Once the booster falls away, the remaining "bus" releases several warheads, each of which continues on its own unpowered ballistic trajectory, much like an artillery shell or cannonball. The warhead is encased in a cone-shaped reentry vehicle and is difficult to detect in this phase of flight as there is no rocket exhaust or other emissions to mark its position to defenders. The high speeds of the warheads make them difficult to intercept and allow for little warning, striking targets many thousands of kilometers away from the launch site (and due to the possible locations of the submarines: anywhere in the world) within approximately 30 minutes.

    Many authorities say that missiles also release aluminized balloons

    Once the booster falls away, the remaining "bus" releases several warheads, each of which continues on its own unpowered ballistic trajectory, much like an artillery shell or cannonball. The warhead is encased in a cone-shaped reentry vehicle and is difficult to detect in this phase of flight as there is no rocket exhaust or other emissions to mark its position to defenders. The high speeds of the warheads make them difficult to intercept and allow for little warning, striking targets many thousands of kilometers away from the launch site (and due to the possible locations of the submarines: anywhere in the world) within approximately 30 minutes.

    Many authorities say that missiles also release aluminized balloons, electronic noise-makers, and other items intended to confuse interception devices and radars.

    As the nuclear warhead reenters the Earth's atmosphere its high speed causes compression of the air, leading to a dramatic rise in temperature which would destroy it if it were not shielded in some way. As a result, warhead components are contained within an aluminium honeycomb substructure, sheathed in a pyrolytic carbon-epoxy synthetic resin composite material heat shield. Warheads are also often radiation-hardened (to protect against nuclear-tipped ABMs or the nearby detonation of friendly warheads), one neutron-resistant material developed for this purpose in the UK is three-dimensional quartz phenolic.

    Circular error probable is crucial, because halving the circular error probable decreases the needed warhead energy by a factor of four. Accuracy is limited by the accuracy of the navigation system and the available geodetic information.

    Strategic missile systems are thought to use custom integrated circuits designed to calculate navigational differential equations thousands to millions of FLOPS in order to reduce navigational errors caused by calculation alone. These circuits are usually a network of binary addition circuits that continually recalculate the missile's position. The inputs to the navigation circuit are set by a general purpose computer according to a navigational input schedule loaded into the missile before launch.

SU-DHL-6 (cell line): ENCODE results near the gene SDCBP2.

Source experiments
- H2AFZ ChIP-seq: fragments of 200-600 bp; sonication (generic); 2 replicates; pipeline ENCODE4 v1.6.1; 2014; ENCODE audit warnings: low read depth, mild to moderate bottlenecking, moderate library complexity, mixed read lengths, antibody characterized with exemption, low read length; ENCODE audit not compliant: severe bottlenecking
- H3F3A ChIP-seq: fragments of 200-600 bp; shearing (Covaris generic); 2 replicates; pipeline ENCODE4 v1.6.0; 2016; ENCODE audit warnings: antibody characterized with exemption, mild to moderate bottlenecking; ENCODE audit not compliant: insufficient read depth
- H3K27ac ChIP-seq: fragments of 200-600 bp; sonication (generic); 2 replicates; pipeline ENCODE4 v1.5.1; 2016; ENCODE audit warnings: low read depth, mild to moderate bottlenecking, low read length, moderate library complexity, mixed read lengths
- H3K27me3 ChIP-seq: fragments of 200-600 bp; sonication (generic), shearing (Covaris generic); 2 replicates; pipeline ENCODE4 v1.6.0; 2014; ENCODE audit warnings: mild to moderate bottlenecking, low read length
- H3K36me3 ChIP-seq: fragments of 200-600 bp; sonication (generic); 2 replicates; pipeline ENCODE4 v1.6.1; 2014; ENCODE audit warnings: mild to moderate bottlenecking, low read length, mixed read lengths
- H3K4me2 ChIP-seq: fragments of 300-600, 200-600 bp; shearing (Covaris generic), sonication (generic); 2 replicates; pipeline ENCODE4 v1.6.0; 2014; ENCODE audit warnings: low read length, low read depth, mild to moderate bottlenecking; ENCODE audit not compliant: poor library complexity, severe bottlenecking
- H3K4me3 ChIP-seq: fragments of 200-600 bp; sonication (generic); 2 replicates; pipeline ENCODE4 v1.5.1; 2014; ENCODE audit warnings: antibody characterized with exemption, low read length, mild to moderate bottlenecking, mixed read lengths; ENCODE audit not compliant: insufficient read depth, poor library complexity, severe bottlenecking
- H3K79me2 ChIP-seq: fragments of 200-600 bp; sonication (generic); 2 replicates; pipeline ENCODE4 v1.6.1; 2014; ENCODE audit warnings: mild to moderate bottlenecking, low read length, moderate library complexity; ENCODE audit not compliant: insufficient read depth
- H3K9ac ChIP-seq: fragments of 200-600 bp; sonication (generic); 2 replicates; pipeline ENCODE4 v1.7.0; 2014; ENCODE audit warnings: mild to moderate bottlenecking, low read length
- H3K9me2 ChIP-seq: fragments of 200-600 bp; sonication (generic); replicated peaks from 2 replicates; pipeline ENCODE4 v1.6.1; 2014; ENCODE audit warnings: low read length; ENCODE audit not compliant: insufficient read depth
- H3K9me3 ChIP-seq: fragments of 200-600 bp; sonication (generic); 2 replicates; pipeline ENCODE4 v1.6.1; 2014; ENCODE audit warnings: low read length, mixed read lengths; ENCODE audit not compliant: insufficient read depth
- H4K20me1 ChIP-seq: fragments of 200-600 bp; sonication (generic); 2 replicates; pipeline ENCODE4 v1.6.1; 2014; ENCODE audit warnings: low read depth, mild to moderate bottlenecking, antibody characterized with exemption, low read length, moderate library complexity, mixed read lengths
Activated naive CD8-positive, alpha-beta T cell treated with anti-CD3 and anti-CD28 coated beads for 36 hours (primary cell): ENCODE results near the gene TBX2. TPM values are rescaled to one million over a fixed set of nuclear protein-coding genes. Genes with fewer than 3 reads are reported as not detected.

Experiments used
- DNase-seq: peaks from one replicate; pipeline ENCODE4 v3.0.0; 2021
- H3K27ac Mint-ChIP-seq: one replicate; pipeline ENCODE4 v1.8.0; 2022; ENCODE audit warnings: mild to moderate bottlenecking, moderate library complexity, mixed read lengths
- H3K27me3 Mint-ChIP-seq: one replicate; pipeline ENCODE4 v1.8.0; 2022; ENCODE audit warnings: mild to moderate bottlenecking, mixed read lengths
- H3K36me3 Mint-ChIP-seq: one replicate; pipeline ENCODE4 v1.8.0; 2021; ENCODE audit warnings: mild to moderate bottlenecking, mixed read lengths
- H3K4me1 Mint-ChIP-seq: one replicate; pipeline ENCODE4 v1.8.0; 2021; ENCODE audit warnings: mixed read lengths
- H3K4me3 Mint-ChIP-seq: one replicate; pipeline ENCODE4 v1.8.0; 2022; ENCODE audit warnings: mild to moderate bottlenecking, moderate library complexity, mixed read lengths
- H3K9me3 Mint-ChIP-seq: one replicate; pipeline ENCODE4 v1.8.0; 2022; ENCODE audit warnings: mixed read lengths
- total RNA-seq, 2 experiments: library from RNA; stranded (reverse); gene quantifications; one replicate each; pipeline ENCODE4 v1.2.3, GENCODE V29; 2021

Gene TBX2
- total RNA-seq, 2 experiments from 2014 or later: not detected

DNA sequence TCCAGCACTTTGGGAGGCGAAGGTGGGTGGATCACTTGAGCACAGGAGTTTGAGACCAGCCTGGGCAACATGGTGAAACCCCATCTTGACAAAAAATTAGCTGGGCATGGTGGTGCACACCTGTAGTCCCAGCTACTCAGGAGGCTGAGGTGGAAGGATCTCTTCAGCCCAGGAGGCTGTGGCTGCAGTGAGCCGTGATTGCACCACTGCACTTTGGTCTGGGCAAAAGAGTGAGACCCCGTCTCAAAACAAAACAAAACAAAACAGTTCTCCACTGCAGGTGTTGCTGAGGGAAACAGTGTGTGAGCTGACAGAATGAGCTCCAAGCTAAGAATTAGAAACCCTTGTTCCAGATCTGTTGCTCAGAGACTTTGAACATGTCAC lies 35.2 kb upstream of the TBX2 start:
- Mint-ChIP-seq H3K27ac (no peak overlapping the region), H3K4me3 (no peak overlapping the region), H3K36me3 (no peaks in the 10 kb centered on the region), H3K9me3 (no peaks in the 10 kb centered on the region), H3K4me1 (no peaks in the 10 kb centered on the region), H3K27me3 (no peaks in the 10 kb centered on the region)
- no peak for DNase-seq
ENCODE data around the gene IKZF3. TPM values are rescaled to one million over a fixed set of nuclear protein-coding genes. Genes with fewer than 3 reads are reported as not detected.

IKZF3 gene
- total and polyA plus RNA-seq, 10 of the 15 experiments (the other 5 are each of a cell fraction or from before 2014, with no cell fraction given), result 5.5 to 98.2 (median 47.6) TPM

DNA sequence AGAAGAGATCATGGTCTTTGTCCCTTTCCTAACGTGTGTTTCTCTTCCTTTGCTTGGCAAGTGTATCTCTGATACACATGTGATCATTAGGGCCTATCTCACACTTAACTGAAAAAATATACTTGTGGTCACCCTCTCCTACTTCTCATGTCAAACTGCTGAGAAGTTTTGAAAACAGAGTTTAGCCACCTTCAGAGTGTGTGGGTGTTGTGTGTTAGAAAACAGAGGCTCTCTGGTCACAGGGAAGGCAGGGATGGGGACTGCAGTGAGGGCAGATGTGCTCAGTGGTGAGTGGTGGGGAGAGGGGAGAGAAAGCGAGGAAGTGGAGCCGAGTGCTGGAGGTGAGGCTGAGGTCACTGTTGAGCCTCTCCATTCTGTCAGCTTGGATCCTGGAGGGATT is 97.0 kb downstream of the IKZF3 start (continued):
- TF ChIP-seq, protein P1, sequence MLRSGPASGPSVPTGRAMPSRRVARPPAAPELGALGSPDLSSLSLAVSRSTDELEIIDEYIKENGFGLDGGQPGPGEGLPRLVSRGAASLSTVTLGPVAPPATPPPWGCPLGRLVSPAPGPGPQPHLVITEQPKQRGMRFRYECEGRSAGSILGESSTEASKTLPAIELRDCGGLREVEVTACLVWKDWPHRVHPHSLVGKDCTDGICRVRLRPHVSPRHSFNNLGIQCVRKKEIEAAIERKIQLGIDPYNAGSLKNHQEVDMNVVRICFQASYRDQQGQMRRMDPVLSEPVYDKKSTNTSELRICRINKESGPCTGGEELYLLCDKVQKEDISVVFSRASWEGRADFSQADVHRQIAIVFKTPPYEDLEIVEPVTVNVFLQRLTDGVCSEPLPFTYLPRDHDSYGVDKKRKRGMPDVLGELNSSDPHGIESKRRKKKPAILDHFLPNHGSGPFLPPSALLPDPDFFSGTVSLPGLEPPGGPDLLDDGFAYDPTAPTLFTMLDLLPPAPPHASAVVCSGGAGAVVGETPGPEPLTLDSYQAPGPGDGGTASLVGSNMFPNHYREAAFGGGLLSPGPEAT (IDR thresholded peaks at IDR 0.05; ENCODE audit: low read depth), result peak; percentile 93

One particular weapon developed by the Soviet Union – the Fractional Orbital Bombardment System – had a partial orbital trajectory, and unlike most ICBMs its target could not be deduced from its orbital flight path. It was decommissioned in compliance with arms control agreements, which address the maximum range of ICBMs and prohibit orbital or fractional-orbital weapons. However, according to reports, Russia is working on the new Sarmat ICBM which leverages Fractional Orbital Bombardment concepts to use a Southern polar approach instead of flying over the Northern polar regions. Using this approach, it is theorized, avoids the US missile defense batteries in California and Alaska.

    New development of ICBM technology are ICBMs able to carry hypersonic glide vehicles as a payload such as RS-28 Sarmat.

    Specific types of ICBMs (current, past and under development) include:

    Type Minimum Range (km) Maximum Range (km) Country Status
    Ground Based Strategic Deterrent United States Under development
    LGM-30 Minuteman III 13,000 United States Operational
    LGM-30F Minuteman II 11,265 United States Decommissioned
    LGM-30A/B Minuteman I 10,186 United States Decommissioned
    LGM-118 Peacekeeper 1

    Russia, the United States, China, North Korea and India are the only countries currently known to possess land-based ICBMs, Israel has also tested ICBMs but is not open about actual deployment.[31][32]

    A Minuteman III ICBM test launch from Vandenberg Air Force Base, United States

    The United States currently operates 405 ICBMs in three USAF bases.[33] The only model deployed is LGM-30G Minuteman-III. All previous USAF Minuteman II missiles were destroyed in accordance with START II, and their launch silos have been sealed or sold to the public. The powerful MIRV-capable Peacekeeper missiles were phased out in 2005.[34]

    A Soviet R-36M (SS-18 Satan), the largest ICBM in history, with a throw weight of 8,800 kg

    The Russian Strategic Rocket Forces have 286 ICBMs able to deliver 958 nuclear warheads: 46 silo-based R-36M2 (SS-18), 30 silo-based UR-100N (SS-19), 36 mobile RT-2PM "Topol" (SS-25), 60 silo-based RT-2UTTH "Topol M" (SS-27), 18 mobile RT-2UTTH "Topol M" (SS-27), 84 mobile RS-24 "Yars" (SS-29), and 12 silo-based RS-24 "Yars" (SS-29).[35]